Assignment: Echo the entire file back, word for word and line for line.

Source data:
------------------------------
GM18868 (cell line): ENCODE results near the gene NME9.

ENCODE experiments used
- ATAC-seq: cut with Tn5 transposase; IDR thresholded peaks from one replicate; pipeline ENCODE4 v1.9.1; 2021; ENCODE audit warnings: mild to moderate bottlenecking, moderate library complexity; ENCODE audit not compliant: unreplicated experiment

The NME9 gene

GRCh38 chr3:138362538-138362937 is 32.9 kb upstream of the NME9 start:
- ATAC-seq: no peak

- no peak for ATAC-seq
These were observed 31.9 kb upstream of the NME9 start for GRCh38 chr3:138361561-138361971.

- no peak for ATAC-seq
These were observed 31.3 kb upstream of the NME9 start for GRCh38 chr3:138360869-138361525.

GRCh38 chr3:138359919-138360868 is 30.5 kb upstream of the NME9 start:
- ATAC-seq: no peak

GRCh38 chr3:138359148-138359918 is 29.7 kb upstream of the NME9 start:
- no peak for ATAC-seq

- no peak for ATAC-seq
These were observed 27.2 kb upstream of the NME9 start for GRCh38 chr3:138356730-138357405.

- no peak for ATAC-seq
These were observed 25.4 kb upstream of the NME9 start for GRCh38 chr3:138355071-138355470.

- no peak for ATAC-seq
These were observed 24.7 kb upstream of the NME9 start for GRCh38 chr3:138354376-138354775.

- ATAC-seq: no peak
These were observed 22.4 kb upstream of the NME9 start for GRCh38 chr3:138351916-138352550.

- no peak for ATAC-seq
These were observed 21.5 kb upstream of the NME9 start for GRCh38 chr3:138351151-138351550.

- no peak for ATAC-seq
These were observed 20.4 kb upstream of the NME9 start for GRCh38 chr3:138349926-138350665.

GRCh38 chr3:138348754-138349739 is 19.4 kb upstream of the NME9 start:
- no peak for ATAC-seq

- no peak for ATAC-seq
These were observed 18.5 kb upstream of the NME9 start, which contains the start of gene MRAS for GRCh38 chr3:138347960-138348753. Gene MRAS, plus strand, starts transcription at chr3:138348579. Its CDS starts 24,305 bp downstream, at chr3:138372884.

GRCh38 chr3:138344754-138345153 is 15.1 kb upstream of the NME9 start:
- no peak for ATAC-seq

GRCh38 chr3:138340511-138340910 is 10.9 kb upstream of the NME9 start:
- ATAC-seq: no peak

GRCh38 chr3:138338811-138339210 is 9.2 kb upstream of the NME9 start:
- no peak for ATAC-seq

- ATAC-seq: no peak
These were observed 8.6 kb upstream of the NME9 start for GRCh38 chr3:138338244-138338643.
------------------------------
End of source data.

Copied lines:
GM18868 (cell line): ENCODE results near the gene NME9.

ENCODE experiments used
- ATAC-seq: cut with Tn5 transposase; IDR thresholded peaks from one replicate; pipeline ENCODE4 v1.9.1; 2021; ENCODE audit warnings: mild to moderate bottlenecking, moderate library complexity; ENCODE audit not compliant: unreplicated experiment

The NME9 gene

GRCh38 chr3:138362538-138362937 is 32.9 kb upstream of the NME9 start:
- ATAC-seq: no peak

- no peak for ATAC-seq
These were observed 31.9 kb upstream of the NME9 start for GRCh38 chr3:138361561-138361971.

- no peak for ATAC-seq
These were observed 31.3 kb upstream of the NME9 start for GRCh38 chr3:138360869-138361525.

GRCh38 chr3:138359919-138360868 is 30.5 kb upstream of the NME9 start:
- ATAC-seq: no peak

GRCh38 chr3:138359148-138359918 is 29.7 kb upstream of the NME9 start:
- no peak for ATAC-seq

- no peak for ATAC-seq
These were observed 27.2 kb upstream of the NME9 start for GRCh38 chr3:138356730-138357405.

- no peak for ATAC-seq
These were observed 25.4 kb upstream of the NME9 start for GRCh38 chr3:138355071-138355470.

- no peak for ATAC-seq
These were observed 24.7 kb upstream of the NME9 start for GRCh38 chr3:138354376-138354775.

- ATAC-seq: no peak
These were observed 22.4 kb upstream of the NME9 start for GRCh38 chr3:138351916-138352550.

- no peak for ATAC-seq
These were observed 21.5 kb upstream of the NME9 start for GRCh38 chr3:138351151-138351550.

- no peak for ATAC-seq
These were observed 20.4 kb upstream of the NME9 start for GRCh38 chr3:138349926-138350665.

GRCh38 chr3:138348754-138349739 is 19.4 kb upstream of the NME9 start:
- no peak for ATAC-seq

- no peak for ATAC-seq
These were observed 18.5 kb upstream of the NME9 start, which contains the start of gene MRAS for GRCh38 chr3:138347960-138348753. Gene MRAS, plus strand, starts transcription at chr3:138348579. Its CDS starts 24,305 bp downstream, at chr3:138372884.

GRCh38 chr3:138344754-138345153 is 15.1 kb upstream of the NME9 start:
- no peak for ATAC-seq

GRCh38 chr3:138340511-138340910 is 10.9 kb upstream of the NME9 start:
- ATAC-seq: no peak

GRCh38 chr3:138338811-138339210 is 9.2 kb upstream of the NME9 start:
- no peak for ATAC-seq

- ATAC-seq: no peak
These were observed 8.6 kb upstream of the NME9 start for GRCh38 chr3:138338244-138338643.